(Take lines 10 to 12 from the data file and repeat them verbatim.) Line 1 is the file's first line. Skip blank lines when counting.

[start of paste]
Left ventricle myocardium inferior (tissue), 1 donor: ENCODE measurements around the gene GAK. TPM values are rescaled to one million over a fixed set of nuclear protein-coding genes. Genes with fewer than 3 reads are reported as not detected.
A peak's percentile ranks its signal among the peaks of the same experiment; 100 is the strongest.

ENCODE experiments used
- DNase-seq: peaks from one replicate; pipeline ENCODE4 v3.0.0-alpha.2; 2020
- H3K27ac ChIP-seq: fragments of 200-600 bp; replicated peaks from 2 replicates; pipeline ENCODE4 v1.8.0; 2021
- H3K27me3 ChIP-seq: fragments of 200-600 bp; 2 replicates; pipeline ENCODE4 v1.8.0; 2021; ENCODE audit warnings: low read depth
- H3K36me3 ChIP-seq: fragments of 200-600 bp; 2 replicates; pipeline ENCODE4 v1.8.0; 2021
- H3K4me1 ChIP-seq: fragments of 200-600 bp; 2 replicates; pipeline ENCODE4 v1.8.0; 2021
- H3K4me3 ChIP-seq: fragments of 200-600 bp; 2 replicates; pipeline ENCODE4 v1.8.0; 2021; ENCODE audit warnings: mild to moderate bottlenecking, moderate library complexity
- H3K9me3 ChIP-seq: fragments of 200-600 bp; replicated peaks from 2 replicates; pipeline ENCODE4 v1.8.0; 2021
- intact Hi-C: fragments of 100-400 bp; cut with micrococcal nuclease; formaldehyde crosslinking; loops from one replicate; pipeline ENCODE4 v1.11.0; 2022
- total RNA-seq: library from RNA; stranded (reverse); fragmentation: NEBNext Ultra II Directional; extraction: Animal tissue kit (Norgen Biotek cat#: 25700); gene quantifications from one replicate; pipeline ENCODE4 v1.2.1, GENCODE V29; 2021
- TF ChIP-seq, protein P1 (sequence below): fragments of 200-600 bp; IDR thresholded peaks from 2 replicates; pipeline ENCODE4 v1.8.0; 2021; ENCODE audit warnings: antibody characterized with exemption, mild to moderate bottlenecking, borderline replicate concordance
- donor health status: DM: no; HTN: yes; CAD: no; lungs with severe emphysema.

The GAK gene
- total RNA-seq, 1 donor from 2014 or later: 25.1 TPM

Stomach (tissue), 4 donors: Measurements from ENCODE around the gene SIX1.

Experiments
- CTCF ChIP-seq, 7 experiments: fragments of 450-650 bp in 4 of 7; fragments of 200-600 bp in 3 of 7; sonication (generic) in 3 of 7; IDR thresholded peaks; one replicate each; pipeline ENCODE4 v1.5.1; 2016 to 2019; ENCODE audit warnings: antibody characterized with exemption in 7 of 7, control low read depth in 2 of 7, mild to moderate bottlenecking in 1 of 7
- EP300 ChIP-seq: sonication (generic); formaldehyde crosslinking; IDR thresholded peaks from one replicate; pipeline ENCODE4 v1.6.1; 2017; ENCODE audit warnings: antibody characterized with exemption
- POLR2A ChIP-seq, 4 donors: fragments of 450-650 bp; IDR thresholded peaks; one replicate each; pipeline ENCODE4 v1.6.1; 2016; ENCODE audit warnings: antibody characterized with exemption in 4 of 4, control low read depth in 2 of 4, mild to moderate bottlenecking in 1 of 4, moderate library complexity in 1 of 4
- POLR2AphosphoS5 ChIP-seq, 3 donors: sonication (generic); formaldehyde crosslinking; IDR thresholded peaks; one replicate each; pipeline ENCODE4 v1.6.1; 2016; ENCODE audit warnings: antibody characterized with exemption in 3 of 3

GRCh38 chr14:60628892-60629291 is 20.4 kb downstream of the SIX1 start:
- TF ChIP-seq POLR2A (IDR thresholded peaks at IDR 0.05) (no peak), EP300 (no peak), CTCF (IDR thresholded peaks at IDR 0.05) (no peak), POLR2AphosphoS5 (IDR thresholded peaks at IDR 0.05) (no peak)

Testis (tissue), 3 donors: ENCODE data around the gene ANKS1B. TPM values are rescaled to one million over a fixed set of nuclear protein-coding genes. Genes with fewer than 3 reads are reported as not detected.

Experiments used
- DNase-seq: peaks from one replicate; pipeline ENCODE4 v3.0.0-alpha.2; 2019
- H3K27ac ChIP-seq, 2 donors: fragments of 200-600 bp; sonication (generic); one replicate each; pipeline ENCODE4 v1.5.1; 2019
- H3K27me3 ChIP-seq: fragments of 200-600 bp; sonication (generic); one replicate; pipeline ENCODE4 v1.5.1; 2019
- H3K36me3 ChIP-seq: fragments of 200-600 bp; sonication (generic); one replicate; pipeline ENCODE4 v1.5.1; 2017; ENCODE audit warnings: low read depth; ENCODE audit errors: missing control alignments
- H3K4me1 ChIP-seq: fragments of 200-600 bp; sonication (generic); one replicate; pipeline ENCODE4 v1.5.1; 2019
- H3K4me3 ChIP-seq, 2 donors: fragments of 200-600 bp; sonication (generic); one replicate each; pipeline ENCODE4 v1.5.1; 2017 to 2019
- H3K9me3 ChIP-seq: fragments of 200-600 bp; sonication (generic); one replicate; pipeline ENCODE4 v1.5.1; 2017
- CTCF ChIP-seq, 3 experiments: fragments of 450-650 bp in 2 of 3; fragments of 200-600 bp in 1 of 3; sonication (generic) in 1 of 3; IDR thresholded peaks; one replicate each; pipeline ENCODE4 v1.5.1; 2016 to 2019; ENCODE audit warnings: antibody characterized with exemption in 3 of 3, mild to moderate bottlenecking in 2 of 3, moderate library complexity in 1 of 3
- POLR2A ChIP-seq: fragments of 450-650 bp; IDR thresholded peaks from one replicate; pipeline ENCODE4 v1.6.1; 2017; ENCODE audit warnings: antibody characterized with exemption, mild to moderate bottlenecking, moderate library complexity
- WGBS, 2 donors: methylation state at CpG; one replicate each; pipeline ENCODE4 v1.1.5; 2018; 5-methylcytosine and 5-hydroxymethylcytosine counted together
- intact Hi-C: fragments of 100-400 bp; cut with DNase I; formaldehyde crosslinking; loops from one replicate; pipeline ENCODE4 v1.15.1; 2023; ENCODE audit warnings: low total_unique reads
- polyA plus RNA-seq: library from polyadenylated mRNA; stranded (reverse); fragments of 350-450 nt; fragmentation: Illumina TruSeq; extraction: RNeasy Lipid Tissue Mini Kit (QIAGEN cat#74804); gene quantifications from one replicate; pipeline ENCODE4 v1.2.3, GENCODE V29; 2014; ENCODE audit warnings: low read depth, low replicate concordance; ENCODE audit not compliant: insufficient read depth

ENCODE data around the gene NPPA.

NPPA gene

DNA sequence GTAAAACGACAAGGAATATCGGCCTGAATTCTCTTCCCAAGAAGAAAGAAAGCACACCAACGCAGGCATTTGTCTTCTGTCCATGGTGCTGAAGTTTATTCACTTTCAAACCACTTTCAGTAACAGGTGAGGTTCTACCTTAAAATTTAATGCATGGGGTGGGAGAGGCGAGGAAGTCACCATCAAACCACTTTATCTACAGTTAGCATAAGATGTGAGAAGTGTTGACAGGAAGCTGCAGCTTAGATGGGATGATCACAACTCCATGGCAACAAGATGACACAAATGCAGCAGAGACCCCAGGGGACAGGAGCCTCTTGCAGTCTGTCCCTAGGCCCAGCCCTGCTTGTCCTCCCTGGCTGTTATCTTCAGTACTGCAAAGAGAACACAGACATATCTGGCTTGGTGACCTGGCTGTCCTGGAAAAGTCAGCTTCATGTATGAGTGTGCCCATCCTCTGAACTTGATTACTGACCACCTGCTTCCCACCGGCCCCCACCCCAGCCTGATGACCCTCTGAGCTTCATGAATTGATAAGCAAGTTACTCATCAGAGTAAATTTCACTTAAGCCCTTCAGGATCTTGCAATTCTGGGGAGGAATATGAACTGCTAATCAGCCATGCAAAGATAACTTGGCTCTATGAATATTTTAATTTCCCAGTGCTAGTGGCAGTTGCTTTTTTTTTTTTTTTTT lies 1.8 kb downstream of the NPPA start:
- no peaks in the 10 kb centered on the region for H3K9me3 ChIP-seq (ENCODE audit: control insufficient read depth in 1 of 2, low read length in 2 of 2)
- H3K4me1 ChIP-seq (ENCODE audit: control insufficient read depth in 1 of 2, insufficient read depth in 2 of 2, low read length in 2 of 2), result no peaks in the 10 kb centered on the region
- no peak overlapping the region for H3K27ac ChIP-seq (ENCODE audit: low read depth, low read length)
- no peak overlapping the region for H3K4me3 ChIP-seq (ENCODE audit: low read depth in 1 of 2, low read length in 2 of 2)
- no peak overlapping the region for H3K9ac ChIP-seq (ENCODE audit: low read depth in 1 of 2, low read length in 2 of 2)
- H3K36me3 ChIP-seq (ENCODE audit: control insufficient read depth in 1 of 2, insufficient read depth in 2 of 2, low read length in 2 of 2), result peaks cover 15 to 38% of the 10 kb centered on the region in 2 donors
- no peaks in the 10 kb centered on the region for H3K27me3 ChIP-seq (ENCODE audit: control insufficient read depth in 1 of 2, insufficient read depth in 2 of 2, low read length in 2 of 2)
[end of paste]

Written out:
- H3K9me3 ChIP-seq: fragments of 200-600 bp; replicated peaks from 2 replicates; pipeline ENCODE4 v1.8.0; 2021
- intact Hi-C: fragments of 100-400 bp; cut with micrococcal nuclease; formaldehyde crosslinking; loops from one replicate; pipeline ENCODE4 v1.11.0; 2022
- total RNA-seq: library from RNA; stranded (reverse); fragmentation: NEBNext Ultra II Directional; extraction: Animal tissue kit (Norgen Biotek cat#: 25700); gene quantifications from one replicate; pipeline ENCODE4 v1.2.1, GENCODE V29; 2021